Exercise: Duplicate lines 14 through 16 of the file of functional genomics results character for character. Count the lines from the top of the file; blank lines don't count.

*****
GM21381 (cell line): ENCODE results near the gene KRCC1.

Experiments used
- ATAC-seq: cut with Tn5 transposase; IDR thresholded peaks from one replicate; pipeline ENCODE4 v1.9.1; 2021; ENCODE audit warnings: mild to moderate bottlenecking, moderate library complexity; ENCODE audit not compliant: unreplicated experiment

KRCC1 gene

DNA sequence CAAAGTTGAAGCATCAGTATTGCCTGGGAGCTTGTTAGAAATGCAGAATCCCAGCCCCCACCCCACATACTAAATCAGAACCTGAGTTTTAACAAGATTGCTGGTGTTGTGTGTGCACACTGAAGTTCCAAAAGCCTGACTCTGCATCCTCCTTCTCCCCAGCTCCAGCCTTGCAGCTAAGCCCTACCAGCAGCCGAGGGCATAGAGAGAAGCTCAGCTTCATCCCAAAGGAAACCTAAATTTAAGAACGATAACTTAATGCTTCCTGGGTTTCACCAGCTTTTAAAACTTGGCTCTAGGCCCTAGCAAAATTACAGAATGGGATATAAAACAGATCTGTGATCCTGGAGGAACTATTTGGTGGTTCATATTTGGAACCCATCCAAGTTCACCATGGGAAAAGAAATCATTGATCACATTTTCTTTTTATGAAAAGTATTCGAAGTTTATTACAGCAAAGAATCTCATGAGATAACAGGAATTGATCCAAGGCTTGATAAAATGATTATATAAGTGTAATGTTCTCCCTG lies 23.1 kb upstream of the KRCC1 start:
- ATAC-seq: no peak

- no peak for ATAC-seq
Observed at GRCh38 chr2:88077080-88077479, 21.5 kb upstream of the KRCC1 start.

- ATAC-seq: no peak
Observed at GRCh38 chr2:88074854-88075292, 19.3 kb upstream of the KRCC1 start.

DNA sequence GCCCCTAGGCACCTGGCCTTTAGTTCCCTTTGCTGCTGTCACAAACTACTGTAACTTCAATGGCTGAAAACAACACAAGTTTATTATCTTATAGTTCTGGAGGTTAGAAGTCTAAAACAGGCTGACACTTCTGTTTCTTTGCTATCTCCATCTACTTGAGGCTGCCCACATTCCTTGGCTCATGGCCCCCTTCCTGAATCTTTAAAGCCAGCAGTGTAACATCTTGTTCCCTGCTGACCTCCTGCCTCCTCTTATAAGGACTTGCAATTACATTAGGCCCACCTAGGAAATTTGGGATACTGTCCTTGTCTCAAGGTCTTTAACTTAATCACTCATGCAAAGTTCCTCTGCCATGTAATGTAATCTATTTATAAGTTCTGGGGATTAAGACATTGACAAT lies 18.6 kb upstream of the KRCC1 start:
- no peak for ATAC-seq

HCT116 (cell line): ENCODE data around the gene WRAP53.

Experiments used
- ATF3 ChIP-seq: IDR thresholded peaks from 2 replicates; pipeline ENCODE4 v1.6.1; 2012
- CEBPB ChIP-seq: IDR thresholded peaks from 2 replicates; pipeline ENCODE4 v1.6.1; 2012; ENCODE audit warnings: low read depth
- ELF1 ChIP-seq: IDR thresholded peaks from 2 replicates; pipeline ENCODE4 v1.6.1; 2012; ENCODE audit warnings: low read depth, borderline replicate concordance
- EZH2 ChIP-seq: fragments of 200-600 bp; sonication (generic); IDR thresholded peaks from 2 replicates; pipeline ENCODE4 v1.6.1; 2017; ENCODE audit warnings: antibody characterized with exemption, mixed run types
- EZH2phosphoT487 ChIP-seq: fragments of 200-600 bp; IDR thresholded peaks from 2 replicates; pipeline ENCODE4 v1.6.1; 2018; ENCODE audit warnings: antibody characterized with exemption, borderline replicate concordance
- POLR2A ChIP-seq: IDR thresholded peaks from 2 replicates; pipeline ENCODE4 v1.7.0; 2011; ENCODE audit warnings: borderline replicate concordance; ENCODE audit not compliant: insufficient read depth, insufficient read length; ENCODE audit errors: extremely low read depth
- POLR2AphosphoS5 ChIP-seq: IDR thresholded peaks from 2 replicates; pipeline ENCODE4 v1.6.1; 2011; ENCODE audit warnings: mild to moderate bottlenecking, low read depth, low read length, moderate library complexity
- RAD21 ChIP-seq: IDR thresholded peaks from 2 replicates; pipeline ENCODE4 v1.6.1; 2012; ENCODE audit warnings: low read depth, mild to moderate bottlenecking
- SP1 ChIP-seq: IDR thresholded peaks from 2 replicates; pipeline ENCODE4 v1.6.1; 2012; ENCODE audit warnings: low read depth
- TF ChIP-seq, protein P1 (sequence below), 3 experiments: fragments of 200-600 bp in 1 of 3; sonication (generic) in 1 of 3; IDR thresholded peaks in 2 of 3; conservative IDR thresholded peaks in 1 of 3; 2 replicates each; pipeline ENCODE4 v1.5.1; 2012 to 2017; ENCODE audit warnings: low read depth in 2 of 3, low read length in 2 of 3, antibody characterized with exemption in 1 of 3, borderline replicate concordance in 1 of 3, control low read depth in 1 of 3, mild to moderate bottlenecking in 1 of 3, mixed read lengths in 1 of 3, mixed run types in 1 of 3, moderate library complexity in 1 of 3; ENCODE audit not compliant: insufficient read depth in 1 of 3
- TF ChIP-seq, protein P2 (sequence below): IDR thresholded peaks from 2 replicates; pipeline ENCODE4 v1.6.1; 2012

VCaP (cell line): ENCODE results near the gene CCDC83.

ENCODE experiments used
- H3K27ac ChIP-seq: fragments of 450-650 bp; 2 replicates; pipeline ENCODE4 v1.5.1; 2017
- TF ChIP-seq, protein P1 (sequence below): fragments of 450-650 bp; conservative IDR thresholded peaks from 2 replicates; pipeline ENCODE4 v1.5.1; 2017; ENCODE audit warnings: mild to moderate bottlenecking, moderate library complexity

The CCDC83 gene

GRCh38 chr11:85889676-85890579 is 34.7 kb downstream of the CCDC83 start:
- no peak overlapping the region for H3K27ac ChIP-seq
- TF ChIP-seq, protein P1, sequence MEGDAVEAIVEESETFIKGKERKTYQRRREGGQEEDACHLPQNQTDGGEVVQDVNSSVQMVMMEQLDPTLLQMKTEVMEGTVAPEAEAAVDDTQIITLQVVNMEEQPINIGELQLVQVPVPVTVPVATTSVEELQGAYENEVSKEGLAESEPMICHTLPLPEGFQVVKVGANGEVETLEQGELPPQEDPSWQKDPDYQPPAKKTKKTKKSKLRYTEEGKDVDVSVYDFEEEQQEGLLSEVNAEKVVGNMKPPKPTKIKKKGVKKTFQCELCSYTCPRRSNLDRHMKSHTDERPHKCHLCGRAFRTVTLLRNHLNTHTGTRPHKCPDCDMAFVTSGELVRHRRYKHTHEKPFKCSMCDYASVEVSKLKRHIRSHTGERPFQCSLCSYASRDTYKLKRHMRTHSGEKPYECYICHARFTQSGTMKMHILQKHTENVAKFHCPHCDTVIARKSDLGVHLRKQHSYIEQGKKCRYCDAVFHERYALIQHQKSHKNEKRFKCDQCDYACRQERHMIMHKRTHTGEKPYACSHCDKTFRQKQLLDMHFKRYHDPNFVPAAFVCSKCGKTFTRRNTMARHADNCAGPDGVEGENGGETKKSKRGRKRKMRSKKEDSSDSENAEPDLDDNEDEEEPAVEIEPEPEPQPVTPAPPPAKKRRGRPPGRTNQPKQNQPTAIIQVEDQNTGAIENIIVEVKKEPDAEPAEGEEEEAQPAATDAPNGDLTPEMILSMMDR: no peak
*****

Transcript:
Experiments used
- ATF3 ChIP-seq: IDR thresholded peaks from 2 replicates; pipeline ENCODE4 v1.6.1; 2012
- CEBPB ChIP-seq: IDR thresholded peaks from 2 replicates; pipeline ENCODE4 v1.6.1; 2012; ENCODE audit warnings: low read depth